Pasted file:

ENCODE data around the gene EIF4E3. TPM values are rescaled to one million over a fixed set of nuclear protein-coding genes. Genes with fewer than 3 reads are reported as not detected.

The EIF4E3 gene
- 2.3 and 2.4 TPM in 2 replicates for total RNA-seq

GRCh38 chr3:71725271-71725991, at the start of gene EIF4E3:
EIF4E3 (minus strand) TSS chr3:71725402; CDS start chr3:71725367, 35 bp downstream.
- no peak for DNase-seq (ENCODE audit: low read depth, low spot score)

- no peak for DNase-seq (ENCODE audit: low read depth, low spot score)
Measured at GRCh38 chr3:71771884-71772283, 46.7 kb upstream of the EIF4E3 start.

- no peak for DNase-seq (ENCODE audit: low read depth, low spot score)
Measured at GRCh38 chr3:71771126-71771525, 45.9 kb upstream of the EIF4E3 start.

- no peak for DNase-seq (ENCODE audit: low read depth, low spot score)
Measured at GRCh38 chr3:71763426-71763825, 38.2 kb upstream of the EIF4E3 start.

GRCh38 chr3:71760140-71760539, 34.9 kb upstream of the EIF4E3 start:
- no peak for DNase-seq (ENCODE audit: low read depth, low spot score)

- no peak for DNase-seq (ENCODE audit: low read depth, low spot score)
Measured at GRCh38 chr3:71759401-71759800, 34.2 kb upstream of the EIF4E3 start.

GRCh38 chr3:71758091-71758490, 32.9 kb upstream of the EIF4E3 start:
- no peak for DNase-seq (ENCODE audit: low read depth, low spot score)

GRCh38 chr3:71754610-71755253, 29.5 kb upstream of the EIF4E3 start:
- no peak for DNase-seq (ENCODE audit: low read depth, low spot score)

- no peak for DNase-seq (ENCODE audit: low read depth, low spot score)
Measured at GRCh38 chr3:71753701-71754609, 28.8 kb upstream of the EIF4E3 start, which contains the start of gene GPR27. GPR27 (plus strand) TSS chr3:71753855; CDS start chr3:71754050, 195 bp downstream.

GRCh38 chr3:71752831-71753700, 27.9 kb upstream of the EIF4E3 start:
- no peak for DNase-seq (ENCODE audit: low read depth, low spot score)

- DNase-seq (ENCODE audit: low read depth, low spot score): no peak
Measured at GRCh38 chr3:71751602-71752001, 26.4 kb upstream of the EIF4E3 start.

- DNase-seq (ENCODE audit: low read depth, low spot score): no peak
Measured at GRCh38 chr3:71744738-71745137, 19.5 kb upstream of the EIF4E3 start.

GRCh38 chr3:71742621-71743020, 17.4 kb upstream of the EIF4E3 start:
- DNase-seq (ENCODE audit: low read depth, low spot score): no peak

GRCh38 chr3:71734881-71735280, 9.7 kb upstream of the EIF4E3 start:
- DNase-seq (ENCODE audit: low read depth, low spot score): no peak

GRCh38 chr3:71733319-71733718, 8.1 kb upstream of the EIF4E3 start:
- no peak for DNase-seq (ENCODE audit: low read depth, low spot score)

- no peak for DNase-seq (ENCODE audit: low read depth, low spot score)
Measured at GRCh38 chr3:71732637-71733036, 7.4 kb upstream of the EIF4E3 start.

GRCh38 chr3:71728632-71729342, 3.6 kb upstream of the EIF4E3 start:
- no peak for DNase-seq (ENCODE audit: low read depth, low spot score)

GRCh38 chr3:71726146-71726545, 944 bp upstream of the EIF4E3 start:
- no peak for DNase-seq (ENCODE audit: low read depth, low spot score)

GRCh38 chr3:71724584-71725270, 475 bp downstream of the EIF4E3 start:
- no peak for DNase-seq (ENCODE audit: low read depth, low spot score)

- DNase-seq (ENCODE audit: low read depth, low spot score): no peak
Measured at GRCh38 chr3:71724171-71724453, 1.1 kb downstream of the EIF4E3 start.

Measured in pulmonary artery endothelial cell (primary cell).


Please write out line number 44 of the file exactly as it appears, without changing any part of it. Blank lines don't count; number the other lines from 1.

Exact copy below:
Measured at GRCh38 chr3:71724171-71724453, 1.1 kb downstream of the EIF4E3 start.